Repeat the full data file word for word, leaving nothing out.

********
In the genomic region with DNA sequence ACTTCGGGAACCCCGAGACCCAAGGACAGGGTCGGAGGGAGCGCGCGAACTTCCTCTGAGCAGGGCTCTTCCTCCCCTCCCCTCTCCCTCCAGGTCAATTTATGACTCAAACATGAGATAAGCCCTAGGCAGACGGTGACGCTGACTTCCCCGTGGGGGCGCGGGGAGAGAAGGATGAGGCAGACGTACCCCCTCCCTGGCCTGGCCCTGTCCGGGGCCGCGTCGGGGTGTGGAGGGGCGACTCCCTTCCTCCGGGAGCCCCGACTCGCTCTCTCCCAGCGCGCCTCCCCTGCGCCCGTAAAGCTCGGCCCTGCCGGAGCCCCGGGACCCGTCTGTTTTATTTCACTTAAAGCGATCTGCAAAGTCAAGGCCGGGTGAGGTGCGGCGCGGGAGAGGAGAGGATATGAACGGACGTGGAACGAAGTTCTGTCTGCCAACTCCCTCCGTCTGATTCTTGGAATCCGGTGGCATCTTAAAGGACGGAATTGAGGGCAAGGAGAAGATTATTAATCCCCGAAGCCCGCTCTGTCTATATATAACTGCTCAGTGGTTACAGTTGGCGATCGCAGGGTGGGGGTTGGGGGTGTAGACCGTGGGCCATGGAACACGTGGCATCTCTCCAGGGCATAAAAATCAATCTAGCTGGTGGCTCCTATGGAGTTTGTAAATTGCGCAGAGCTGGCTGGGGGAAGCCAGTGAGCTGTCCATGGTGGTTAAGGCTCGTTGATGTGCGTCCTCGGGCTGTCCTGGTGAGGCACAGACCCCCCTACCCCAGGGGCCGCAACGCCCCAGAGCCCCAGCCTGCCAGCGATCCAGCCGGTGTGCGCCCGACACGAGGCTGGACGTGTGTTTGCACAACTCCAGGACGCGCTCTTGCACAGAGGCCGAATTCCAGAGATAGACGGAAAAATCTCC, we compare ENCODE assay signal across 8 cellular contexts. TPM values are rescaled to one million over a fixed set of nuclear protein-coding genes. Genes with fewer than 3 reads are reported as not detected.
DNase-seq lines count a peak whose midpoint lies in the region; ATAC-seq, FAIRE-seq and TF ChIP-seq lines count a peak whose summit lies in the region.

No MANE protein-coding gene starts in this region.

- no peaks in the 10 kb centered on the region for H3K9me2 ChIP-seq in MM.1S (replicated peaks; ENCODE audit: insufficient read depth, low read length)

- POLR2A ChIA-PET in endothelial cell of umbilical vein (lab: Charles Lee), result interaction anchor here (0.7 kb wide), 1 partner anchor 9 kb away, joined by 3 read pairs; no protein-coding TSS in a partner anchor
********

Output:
In the genomic region with DNA sequence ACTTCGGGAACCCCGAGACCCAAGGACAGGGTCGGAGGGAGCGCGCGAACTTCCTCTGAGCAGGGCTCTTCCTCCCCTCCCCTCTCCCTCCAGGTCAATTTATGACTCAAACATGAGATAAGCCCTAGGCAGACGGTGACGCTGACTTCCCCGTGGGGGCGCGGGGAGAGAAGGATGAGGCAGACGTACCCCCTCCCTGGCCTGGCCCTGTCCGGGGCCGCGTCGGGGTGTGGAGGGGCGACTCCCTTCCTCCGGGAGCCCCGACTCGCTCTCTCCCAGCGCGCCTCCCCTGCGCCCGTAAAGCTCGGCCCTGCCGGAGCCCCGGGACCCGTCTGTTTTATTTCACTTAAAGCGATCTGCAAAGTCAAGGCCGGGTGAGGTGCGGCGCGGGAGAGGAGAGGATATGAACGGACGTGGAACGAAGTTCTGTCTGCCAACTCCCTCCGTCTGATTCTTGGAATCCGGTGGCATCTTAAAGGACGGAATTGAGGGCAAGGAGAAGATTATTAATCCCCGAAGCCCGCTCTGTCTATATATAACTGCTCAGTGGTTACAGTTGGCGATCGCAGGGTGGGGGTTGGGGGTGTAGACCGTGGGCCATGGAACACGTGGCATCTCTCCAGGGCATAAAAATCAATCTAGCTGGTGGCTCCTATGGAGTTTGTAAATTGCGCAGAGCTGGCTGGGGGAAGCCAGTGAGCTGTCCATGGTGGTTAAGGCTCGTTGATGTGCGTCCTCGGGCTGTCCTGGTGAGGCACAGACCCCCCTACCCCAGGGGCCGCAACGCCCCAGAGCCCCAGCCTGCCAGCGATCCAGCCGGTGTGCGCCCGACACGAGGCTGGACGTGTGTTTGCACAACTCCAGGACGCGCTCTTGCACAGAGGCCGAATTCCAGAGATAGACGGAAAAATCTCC, we compare ENCODE assay signal across 8 cellular contexts. TPM values are rescaled to one million over a fixed set of nuclear protein-coding genes. Genes with fewer than 3 reads are reported as not detected.
DNase-seq lines count a peak whose midpoint lies in the region; ATAC-seq, FAIRE-seq and TF ChIP-seq lines count a peak whose summit lies in the region.

No MANE protein-coding gene starts in this region.

- no peaks in the 10 kb centered on the region for H3K9me2 ChIP-seq in MM.1S (replicated peaks; ENCODE audit: insufficient read depth, low read length)

- POLR2A ChIA-PET in endothelial cell of umbilical vein (lab: Charles Lee), result interaction anchor here (0.7 kb wide), 1 partner anchor 9 kb away, joined by 3 read pairs; no protein-coding TSS in a partner anchor